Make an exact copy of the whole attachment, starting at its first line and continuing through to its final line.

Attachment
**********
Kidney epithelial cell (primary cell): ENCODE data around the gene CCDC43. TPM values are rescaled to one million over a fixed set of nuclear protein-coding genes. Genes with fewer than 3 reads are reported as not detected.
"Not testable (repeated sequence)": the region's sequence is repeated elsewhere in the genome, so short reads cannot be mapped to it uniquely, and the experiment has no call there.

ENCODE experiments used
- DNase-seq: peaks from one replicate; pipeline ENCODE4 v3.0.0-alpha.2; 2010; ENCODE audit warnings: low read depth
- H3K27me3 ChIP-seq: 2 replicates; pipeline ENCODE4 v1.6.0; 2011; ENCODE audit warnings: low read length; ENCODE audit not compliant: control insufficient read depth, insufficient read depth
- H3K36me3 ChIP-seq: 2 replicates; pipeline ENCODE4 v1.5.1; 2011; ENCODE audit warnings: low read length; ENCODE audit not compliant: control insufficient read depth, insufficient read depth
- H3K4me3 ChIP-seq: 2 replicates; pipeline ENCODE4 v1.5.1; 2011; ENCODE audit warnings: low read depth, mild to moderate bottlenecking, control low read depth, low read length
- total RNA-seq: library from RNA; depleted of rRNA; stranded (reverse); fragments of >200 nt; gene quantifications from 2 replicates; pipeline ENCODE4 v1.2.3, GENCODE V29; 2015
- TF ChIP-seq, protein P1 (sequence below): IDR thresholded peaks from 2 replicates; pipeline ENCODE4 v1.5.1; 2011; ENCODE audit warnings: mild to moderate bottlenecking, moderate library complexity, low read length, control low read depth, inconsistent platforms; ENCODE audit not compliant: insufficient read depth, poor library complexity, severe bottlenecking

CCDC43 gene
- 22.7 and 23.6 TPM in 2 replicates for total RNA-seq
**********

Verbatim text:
Kidney epithelial cell (primary cell): ENCODE data around the gene CCDC43. TPM values are rescaled to one million over a fixed set of nuclear protein-coding genes. Genes with fewer than 3 reads are reported as not detected.
"Not testable (repeated sequence)": the region's sequence is repeated elsewhere in the genome, so short reads cannot be mapped to it uniquely, and the experiment has no call there.

ENCODE experiments used
- DNase-seq: peaks from one replicate; pipeline ENCODE4 v3.0.0-alpha.2; 2010; ENCODE audit warnings: low read depth
- H3K27me3 ChIP-seq: 2 replicates; pipeline ENCODE4 v1.6.0; 2011; ENCODE audit warnings: low read length; ENCODE audit not compliant: control insufficient read depth, insufficient read depth
- H3K36me3 ChIP-seq: 2 replicates; pipeline ENCODE4 v1.5.1; 2011; ENCODE audit warnings: low read length; ENCODE audit not compliant: control insufficient read depth, insufficient read depth
- H3K4me3 ChIP-seq: 2 replicates; pipeline ENCODE4 v1.5.1; 2011; ENCODE audit warnings: low read depth, mild to moderate bottlenecking, control low read depth, low read length
- total RNA-seq: library from RNA; depleted of rRNA; stranded (reverse); fragments of >200 nt; gene quantifications from 2 replicates; pipeline ENCODE4 v1.2.3, GENCODE V29; 2015
- TF ChIP-seq, protein P1 (sequence below): IDR thresholded peaks from 2 replicates; pipeline ENCODE4 v1.5.1; 2011; ENCODE audit warnings: mild to moderate bottlenecking, moderate library complexity, low read length, control low read depth, inconsistent platforms; ENCODE audit not compliant: insufficient read depth, poor library complexity, severe bottlenecking

CCDC43 gene
- 22.7 and 23.6 TPM in 2 replicates for total RNA-seq